The enemy patrol moved through our front without detecting us. We didn't engage because in our quest for all around security, the machine gun was a few meters down the road. I delayed contact because of my own shortcomings rather than clever planning.
As I mentioned before, I am mostly a solo player. One question can be made about the use of surprise in solo gaming is: can you really surprise a computer opponent? Computer code and virtual entities do not have emotions as humans, off course. So surprise, with all the emotional load included in the human experience is not coded or simulated in most in games' non-playable characters. Not in ArmA 3, for sure.
However, if one defines surprise as the inability to react properly against a sudden change in a given situation, even the most humble computer opponent can be "surprised". In the case of this ArmA 3 scenario, I was trying to ambush the patrol. Ambush: sudden fire upon the enemy, giving him little chance to react effectively by taking cover, returning fire and even counter attacking.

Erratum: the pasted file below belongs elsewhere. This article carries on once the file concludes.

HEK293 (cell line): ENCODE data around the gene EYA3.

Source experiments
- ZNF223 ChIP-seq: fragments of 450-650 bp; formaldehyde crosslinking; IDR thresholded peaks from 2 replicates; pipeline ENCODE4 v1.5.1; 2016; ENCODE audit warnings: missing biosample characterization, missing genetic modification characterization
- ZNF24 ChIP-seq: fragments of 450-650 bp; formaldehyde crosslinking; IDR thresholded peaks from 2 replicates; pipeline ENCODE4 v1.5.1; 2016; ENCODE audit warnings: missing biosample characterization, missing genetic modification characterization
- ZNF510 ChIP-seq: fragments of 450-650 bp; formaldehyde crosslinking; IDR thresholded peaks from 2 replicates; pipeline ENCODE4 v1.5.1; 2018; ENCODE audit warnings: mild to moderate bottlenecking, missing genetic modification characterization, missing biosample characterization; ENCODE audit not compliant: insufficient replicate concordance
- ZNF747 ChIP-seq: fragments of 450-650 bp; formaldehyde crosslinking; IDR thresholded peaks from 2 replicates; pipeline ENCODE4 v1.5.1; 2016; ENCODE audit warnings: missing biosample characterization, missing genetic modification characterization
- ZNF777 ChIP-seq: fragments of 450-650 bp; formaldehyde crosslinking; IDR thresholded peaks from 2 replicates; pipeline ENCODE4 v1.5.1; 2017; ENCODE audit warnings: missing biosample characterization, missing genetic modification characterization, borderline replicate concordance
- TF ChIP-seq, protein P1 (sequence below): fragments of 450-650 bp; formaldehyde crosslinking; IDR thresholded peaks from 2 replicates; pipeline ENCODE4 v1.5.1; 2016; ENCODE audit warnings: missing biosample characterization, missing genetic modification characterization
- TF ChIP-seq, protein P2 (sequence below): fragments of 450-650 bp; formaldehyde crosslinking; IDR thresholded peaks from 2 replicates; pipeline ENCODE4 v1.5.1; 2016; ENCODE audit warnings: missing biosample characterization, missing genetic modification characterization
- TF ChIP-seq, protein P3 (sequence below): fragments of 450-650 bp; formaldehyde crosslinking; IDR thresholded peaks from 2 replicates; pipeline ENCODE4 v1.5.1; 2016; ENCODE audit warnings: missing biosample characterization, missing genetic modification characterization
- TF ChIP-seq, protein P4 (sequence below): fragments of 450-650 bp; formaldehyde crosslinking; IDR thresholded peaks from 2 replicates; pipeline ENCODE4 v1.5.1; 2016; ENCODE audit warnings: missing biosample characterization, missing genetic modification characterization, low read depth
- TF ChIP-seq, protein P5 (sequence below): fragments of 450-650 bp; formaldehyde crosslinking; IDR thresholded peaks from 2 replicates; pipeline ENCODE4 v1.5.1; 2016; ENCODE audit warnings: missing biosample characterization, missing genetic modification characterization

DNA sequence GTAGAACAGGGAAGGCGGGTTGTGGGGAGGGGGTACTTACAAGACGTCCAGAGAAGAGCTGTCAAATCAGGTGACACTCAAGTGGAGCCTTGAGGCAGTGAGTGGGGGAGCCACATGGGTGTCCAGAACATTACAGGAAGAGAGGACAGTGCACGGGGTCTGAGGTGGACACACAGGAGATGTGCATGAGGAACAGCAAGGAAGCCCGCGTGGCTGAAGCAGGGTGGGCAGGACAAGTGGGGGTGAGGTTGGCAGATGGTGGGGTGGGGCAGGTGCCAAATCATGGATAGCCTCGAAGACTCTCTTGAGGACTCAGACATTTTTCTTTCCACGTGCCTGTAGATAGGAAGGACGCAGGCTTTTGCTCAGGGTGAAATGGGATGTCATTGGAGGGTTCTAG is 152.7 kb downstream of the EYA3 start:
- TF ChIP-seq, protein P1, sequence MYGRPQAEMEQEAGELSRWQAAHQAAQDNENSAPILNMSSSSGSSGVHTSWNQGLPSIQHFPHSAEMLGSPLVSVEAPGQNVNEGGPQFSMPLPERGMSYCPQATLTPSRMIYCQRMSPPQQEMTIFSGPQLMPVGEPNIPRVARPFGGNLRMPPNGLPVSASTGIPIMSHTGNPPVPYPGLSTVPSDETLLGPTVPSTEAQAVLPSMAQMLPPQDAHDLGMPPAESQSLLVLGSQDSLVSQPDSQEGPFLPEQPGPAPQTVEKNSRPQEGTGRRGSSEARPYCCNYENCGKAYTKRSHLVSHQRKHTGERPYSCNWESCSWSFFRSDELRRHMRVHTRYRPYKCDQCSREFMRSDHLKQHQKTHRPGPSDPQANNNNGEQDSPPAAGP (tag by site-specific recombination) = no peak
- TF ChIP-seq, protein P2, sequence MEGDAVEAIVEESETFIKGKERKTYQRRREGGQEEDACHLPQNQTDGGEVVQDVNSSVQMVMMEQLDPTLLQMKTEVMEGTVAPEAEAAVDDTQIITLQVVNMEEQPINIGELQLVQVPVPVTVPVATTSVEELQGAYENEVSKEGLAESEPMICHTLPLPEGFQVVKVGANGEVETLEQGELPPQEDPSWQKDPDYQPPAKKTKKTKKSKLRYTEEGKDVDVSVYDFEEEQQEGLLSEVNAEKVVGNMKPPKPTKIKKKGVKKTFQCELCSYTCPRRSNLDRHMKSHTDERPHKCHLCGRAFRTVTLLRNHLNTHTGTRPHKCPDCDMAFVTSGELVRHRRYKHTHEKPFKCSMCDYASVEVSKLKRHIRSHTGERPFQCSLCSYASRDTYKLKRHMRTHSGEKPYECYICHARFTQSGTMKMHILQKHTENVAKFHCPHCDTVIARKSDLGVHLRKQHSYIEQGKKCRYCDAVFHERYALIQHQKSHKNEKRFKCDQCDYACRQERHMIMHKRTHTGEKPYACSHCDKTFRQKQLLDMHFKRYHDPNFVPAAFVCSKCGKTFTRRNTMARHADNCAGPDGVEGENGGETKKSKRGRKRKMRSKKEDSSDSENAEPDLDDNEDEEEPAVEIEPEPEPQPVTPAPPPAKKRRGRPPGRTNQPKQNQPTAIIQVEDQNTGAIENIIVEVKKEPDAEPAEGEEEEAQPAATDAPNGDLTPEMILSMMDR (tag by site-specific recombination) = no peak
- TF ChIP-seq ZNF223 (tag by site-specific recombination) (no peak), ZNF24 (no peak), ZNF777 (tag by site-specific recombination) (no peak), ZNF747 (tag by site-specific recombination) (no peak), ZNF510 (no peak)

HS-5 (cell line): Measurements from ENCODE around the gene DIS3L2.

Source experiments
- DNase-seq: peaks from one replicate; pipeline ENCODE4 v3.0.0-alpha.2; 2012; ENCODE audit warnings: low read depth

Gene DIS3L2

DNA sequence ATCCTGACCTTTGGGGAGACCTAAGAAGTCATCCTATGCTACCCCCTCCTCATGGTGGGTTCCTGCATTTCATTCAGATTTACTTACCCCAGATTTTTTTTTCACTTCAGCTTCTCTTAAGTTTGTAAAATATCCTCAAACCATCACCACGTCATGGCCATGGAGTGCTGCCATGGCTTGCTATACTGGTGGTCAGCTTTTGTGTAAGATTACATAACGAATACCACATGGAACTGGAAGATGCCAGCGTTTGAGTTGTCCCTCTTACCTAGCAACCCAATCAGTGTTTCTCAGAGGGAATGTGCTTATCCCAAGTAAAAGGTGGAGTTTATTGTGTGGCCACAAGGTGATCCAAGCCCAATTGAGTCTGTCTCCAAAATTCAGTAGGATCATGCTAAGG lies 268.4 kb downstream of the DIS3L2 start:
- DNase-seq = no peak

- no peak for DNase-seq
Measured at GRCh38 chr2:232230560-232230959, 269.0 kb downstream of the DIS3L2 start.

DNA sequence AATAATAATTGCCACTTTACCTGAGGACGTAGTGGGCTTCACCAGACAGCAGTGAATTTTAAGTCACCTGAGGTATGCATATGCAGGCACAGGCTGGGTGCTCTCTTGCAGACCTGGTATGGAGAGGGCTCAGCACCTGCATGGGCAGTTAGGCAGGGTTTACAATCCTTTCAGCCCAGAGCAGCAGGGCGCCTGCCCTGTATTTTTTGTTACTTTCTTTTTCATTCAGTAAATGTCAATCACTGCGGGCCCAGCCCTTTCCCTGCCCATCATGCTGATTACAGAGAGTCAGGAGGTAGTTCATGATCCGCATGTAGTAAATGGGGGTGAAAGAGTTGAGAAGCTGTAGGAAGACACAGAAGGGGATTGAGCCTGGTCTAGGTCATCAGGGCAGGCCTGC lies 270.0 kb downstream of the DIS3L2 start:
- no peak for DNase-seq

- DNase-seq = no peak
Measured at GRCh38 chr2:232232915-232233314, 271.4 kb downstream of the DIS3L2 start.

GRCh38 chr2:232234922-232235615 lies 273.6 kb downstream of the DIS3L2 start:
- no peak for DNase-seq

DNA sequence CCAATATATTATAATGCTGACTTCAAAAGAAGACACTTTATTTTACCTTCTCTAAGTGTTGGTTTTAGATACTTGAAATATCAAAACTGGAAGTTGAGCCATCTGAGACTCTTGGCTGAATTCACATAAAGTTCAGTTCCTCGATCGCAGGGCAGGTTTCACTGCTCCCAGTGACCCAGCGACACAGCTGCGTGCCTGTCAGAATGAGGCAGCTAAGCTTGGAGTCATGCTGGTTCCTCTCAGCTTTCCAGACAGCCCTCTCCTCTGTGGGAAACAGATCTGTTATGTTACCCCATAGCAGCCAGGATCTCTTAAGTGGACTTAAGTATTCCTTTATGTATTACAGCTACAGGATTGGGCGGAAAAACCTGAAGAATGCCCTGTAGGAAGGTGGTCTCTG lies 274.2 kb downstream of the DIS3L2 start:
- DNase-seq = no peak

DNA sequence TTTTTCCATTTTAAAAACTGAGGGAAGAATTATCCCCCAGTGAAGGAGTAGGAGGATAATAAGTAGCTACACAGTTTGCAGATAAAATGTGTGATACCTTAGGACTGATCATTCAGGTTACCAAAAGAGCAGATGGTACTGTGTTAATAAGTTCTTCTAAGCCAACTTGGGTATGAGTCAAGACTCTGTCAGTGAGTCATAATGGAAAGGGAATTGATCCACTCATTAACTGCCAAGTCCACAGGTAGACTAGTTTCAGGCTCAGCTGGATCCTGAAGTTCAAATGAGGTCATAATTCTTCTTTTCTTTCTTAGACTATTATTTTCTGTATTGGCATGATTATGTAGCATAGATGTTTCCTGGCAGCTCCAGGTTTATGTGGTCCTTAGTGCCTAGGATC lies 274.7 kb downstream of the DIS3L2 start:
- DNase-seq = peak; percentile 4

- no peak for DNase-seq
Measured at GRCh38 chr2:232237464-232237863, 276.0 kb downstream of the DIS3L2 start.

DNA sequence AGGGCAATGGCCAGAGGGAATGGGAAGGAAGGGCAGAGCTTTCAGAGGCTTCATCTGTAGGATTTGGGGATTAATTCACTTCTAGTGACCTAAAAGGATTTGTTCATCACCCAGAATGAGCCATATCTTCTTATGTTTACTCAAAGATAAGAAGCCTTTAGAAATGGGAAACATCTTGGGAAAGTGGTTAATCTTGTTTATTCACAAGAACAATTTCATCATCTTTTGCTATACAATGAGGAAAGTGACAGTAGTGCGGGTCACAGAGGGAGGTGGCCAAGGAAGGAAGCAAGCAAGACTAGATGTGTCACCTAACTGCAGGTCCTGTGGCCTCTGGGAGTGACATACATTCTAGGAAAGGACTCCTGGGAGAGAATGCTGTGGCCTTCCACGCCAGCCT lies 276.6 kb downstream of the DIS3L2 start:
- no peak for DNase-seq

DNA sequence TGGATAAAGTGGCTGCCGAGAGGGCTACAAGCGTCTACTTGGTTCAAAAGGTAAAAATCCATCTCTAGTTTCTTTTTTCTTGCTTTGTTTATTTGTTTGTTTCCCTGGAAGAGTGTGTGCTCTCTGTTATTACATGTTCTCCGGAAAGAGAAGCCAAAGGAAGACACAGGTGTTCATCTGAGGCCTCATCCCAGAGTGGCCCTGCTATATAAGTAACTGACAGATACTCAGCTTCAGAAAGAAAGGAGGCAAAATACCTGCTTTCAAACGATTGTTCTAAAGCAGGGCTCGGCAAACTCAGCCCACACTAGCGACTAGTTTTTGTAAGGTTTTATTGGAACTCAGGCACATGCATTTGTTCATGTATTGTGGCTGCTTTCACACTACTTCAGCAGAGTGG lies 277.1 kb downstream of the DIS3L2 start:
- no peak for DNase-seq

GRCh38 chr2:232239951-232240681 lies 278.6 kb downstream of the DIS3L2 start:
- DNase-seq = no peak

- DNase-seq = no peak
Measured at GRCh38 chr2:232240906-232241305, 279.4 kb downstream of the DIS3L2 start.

|I then have to move out. The enemy fire is not slackening and I can hear the yells of the leader of another enemy patrol getting into position.|
So, the take home lesson that I take from this is that, besides delaying detection, hastening contact is very important. Force the enemy into bringing as much targets as your guns can target into the firefight in a period of time so short that he is unable to deploy correctly.
Leonhard's writings about hastening contact in Fighting by Minutes reminded me of McRaven's Theory of Special Operations. According to McRaven, prolonged contact impairs the chances of success as the enemy is able to bring up his reaction force upon the enemy.